Figure 2.42 Different surface treatments: (a) sandblasting, (b) anodizing, a...
Figure 2.43 Construction scheme of SLJs using shims to control the parameter...
Figure 2.44 Different techniques to control the adhesive thickness (a) with ...
Figure 2.45 Application of the adhesive using a spatula (a) and with a nozzl...
Figure 2.46 Positioning of upper adherend after applying the adhesive using ...
Figure 2.47 Removal of excess adhesive from the joint.
Figure 2.48 The misalignment of SLJ during the test.
Figure 2.49 SLJ testing setup using bonded tabs (a) or tightened tabs, both ...
Figure 2.50 Rotation during testing that introduces bending moments at the e...
Figure 3.1 Example of surfaces with lower wetting (a) and good wetting (b)....
Figure 3.2 Shear stress on a single‐lap joint: most basic analysis.
Figure 3.3 Different types of wetting, spread (a) and poor wet (b).
Figure 3.4 Contact angles between the ethylene and PE surface untreated (ace...
Figure 3.5 Contact angles between the ethylene and PE surface treated with a...
Figure 3.6 Testing pens with untreated bonding area.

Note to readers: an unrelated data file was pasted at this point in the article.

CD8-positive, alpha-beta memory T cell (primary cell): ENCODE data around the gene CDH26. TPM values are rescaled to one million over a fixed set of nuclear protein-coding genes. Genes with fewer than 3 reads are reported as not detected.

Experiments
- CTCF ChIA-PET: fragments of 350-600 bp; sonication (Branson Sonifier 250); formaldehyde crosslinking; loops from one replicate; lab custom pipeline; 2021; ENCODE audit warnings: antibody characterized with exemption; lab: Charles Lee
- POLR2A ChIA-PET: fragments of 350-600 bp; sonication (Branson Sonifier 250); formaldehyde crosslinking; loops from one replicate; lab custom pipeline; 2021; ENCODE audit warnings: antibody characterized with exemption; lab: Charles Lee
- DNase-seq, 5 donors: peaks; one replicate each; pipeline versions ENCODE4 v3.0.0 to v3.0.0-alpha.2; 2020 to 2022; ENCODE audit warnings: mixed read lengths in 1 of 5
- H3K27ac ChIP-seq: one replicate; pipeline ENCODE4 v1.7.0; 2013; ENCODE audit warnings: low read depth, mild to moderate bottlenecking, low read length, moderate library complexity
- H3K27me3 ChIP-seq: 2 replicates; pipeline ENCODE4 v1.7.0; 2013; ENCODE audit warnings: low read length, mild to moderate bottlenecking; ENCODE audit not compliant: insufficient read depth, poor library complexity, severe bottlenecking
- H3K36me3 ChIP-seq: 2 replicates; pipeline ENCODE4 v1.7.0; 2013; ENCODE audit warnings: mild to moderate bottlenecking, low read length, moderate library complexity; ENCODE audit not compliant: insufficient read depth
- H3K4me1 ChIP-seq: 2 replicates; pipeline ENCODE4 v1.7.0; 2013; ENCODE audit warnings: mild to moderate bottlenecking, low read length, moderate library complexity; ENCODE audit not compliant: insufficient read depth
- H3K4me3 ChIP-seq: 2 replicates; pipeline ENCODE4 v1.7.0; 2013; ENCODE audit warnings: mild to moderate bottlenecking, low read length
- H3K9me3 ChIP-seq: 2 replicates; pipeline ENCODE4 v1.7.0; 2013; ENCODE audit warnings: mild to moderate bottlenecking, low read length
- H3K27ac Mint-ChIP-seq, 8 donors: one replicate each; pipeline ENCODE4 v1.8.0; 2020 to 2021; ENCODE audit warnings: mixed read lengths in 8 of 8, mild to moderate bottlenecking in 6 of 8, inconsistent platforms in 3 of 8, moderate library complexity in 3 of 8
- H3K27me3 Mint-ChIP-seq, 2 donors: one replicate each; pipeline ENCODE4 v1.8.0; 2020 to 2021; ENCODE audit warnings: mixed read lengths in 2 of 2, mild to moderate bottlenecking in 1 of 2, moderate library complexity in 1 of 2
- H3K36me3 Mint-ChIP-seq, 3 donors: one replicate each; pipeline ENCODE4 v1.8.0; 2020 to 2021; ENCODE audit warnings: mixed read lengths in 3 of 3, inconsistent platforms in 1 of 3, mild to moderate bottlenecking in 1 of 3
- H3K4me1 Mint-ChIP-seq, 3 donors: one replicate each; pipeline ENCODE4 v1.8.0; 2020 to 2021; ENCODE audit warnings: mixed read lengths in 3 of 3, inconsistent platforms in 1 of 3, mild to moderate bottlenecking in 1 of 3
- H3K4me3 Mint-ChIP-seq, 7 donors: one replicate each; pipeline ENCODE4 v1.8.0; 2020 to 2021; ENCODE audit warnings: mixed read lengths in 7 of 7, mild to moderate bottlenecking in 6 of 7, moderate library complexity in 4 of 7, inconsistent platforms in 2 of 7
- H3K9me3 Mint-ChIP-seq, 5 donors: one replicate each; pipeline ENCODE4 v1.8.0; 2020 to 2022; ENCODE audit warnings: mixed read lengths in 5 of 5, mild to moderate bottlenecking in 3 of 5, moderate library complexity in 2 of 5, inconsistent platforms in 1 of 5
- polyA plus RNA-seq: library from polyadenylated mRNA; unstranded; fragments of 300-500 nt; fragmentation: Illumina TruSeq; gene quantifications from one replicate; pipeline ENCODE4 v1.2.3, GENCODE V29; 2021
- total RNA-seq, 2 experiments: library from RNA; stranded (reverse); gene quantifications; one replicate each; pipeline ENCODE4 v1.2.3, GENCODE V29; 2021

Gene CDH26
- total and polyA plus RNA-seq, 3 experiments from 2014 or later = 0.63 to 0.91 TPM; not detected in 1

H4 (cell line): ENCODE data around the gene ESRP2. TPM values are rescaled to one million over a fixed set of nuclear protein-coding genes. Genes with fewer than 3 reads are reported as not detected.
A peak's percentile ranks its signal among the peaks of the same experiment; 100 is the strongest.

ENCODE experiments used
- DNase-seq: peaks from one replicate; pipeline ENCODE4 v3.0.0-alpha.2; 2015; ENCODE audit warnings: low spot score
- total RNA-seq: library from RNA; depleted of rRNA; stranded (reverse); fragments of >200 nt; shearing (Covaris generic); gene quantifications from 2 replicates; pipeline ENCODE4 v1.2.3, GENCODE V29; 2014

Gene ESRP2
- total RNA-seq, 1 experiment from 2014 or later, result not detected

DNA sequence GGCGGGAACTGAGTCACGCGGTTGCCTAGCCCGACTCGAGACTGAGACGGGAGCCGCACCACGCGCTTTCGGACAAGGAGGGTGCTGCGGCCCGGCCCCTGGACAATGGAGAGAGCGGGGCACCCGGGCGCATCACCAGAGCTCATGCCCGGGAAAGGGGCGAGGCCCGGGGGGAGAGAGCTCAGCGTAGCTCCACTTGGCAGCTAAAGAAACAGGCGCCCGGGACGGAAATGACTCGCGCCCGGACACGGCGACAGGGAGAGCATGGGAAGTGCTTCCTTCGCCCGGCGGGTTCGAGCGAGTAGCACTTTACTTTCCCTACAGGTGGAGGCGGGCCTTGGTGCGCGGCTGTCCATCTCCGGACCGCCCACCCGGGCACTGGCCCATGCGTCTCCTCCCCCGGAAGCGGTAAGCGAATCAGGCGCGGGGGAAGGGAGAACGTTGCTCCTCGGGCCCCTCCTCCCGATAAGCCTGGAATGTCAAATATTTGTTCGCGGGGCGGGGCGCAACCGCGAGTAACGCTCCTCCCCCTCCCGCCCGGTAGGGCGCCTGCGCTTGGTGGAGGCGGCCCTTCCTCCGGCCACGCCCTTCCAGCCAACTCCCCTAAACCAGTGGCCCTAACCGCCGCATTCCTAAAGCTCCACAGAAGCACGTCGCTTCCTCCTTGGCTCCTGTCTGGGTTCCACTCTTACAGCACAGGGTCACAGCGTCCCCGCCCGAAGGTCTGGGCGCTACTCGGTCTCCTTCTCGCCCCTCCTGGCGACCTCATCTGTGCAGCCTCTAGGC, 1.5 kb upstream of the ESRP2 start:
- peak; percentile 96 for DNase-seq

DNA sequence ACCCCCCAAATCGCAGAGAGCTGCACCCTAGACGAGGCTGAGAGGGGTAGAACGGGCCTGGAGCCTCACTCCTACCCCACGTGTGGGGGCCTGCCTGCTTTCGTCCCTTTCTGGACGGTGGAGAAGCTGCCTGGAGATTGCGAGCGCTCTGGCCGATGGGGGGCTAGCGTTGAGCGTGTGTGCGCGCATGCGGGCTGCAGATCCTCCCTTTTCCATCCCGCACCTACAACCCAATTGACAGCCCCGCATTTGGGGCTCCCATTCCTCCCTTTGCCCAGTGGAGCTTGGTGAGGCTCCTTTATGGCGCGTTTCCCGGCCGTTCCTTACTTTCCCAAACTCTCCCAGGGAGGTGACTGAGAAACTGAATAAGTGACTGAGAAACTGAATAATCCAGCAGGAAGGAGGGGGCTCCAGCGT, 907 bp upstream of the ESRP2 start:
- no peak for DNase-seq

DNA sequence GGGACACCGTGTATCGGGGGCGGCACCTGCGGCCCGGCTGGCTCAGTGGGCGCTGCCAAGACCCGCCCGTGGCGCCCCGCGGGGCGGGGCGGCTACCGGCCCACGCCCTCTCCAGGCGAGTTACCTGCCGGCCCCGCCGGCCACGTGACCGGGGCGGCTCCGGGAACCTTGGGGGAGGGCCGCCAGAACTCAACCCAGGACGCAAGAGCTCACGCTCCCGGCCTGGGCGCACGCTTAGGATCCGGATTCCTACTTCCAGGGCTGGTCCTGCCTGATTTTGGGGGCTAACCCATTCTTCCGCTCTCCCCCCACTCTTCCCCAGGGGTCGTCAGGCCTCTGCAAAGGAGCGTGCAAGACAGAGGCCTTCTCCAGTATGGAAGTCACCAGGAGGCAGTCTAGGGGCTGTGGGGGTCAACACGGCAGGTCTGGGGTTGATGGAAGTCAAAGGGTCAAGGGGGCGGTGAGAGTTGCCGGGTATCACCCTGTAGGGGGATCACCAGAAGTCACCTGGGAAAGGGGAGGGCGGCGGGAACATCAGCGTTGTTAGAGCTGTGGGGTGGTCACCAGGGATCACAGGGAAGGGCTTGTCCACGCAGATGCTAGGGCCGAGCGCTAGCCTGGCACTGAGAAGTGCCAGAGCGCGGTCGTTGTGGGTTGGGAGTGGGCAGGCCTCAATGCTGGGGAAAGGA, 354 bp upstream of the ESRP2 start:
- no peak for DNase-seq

Figure 3.7 Testing pens with plasma‐treated bonding area.
Figure 3.8 Load–displacement curves of plasma treated and cleaned joints.
Figure 3.9 A typical load–displacement curve of the joints with surfaces tre...
Figure 3.10 Fracture of the untreated bonded area.
Figure 3.11 Mechanical behavior of the plasma‐treated bonded area.
Figure 3.12 Volkersen analysis, joint unload (a), joint loaded (b), and shea...
Figure 3.13 Single‐overlap joint as analyzed by Volkersen (1938).
Figure 3.14 Joint strength prediction method based on the adhesive and adher...
Figure 3.15 Stress distribution along the overlap for brittle and flexible a...
Figure 3.16 Schematic representation of a single‐lap joint.
Figure 3.17 Tensile tests of the single‐overlap joints.
Figure 3.18 Failure types on adhesive bonding – cohesive (a) and adhesive (b...
Figure 3.19 Fracture surface of the SikaForce 7817 L7's joint with 25 mm of ...
Figure 3.20 Fracture surface of the SikaForce 7817 L7's joint with 50 mm of ...
Figure 3.21 Fracture surface of the AV138/HV998's joint with 25 mm of overla...